A. L. Tait, The Fire Star: A Maven & Reeve Mystery, Penguin Australia, September 2020, 320 pp., RRP $16.99 (pbk), ISBN 9781760897079
A maid with a plan.
A squire with a secret.
A missing jewel.
A kingdom in turmoil.
Maven and Reeve have three days to solve the mystery of the Fire Star.
If they don’t, they’ll lose everything. This could be a complete disaster . . . or the beginning of a friendship.
Political intrigue, castle-life chaos, a secret order, betrothals, betrayals, and the theft of a coveted precious gem, the Fire Star. A.L. Tait’s is packed with mystery. Set in a medieval-ish period, Maven is the servant girl of Lady Casandra, the bearer of the Fire Star, a priceless gem that is a rare symbol of female power, at a time when girls and women are dis-empowered.
Reeve is a squire, a bit old for his position, but still desperate to become a knight. When he is allocated the role of squire to a famous Knight, he knows this is his one chance to chase his dream. Unfortunately for Reeve, he has a big secret that will make knighthood almost impossible. And when the Fire Star is stolen, Reeve is given an ultimatum: find the stolen gem or take the blame, and his one chance is lost forever.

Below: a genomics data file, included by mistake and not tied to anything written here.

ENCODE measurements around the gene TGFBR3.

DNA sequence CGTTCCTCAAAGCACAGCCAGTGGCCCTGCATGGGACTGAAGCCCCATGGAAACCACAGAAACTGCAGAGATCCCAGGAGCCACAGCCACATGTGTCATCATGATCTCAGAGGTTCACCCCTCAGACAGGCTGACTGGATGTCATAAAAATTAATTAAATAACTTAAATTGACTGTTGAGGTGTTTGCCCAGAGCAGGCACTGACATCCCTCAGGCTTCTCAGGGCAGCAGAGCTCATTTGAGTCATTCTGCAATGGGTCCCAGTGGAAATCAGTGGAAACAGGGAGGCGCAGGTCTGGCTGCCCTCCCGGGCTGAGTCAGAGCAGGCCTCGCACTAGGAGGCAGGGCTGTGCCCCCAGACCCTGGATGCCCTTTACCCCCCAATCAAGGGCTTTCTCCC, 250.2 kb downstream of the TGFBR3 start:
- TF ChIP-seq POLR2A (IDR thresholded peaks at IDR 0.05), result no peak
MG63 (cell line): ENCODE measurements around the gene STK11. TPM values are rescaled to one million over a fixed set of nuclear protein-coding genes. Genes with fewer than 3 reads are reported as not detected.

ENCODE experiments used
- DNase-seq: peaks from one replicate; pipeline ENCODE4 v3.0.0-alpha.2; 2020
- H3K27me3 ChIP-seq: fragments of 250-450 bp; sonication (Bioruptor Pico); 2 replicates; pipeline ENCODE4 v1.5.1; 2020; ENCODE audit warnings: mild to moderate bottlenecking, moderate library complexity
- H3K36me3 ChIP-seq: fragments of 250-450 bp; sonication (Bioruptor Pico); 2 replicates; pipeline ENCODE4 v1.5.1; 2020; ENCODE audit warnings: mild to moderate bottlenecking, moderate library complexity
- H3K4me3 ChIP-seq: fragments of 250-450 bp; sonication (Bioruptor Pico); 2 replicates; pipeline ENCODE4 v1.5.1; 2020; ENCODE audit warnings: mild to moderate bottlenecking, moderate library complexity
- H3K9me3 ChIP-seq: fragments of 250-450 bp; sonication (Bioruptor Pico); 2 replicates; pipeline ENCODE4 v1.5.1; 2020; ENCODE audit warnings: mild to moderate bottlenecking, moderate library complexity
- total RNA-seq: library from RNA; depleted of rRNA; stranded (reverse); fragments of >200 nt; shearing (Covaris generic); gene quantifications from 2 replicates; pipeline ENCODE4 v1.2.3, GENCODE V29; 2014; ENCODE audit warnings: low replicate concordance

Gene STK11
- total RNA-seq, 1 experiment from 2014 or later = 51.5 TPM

To protect Lady Catherine, and herself, Maven must ally with Reeve to solve the mystery of what happened to the Fire Star.
Tait crafts her characters with skill and gives us protagonists who appeal to young readers of any gender. Maven and Reeve are intelligent, authentic and act with integrity. Other characters are not simply background fillers, instead they add additional layers of colour to an already vivid world.
Tait steers away from the well-used trope of ‘The Chosen One’ and delivers a strong female character who is believable within the time context. Instead of a focus on romance, the story explores the developing friendship and alliance between Maven and Reeve.
The story is written in an alternating view point of first person (Maven) and third with a focus on Reeve. We learn that they are both likable, clever and much more than they both appear.
The absence of gratuitous violence so often prevalent in YA, means this is an ideal story for early YA readers. The Fire Star is a perfect introduction to fantasy or to reading in general for reluctant readers.
Tait has created characters, a story, and a world that leaves the reader satisfied, yet wanting more. Thankfully, Tait is at already at work writing the next instalment in the series.
Teacher notes are available at publisher’s website.
Reviewed by Fiona Miller-Stevens